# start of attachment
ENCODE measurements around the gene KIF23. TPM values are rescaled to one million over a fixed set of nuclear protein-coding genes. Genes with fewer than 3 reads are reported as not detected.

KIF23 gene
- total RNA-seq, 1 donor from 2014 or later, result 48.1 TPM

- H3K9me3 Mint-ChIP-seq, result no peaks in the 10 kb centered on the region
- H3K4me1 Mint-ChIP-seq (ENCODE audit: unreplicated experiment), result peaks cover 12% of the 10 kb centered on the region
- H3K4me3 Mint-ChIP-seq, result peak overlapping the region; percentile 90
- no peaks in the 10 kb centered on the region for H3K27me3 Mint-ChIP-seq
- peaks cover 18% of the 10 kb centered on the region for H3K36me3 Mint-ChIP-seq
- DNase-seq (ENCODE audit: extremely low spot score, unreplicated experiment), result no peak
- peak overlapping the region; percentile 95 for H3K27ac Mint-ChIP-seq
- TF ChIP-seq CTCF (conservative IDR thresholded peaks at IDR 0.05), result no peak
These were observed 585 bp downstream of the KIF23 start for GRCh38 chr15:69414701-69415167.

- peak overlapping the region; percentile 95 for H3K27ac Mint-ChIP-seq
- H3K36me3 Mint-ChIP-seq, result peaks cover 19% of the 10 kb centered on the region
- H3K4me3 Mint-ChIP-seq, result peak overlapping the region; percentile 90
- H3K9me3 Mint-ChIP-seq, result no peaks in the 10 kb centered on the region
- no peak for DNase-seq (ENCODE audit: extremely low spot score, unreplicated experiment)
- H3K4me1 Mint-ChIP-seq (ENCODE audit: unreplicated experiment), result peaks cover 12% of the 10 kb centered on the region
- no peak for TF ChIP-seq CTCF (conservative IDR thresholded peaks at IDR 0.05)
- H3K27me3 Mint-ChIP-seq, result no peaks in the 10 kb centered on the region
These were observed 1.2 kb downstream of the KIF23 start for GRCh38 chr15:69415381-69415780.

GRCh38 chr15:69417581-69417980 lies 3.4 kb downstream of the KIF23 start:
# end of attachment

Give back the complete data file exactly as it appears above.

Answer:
ENCODE measurements around the gene KIF23. TPM values are rescaled to one million over a fixed set of nuclear protein-coding genes. Genes with fewer than 3 reads are reported as not detected.

KIF23 gene
- total RNA-seq, 1 donor from 2014 or later, result 48.1 TPM

- H3K9me3 Mint-ChIP-seq, result no peaks in the 10 kb centered on the region
- H3K4me1 Mint-ChIP-seq (ENCODE audit: unreplicated experiment), result peaks cover 12% of the 10 kb centered on the region
- H3K4me3 Mint-ChIP-seq, result peak overlapping the region; percentile 90
- no peaks in the 10 kb centered on the region for H3K27me3 Mint-ChIP-seq
- peaks cover 18% of the 10 kb centered on the region for H3K36me3 Mint-ChIP-seq
- DNase-seq (ENCODE audit: extremely low spot score, unreplicated experiment), result no peak
- peak overlapping the region; percentile 95 for H3K27ac Mint-ChIP-seq
- TF ChIP-seq CTCF (conservative IDR thresholded peaks at IDR 0.05), result no peak
These were observed 585 bp downstream of the KIF23 start for GRCh38 chr15:69414701-69415167.

- peak overlapping the region; percentile 95 for H3K27ac Mint-ChIP-seq
- H3K36me3 Mint-ChIP-seq, result peaks cover 19% of the 10 kb centered on the region
- H3K4me3 Mint-ChIP-seq, result peak overlapping the region; percentile 90
- H3K9me3 Mint-ChIP-seq, result no peaks in the 10 kb centered on the region
- no peak for DNase-seq (ENCODE audit: extremely low spot score, unreplicated experiment)
- H3K4me1 Mint-ChIP-seq (ENCODE audit: unreplicated experiment), result peaks cover 12% of the 10 kb centered on the region
- no peak for TF ChIP-seq CTCF (conservative IDR thresholded peaks at IDR 0.05)
- H3K27me3 Mint-ChIP-seq, result no peaks in the 10 kb centered on the region
These were observed 1.2 kb downstream of the KIF23 start for GRCh38 chr15:69415381-69415780.

GRCh38 chr15:69417581-69417980 lies 3.4 kb downstream of the KIF23 start: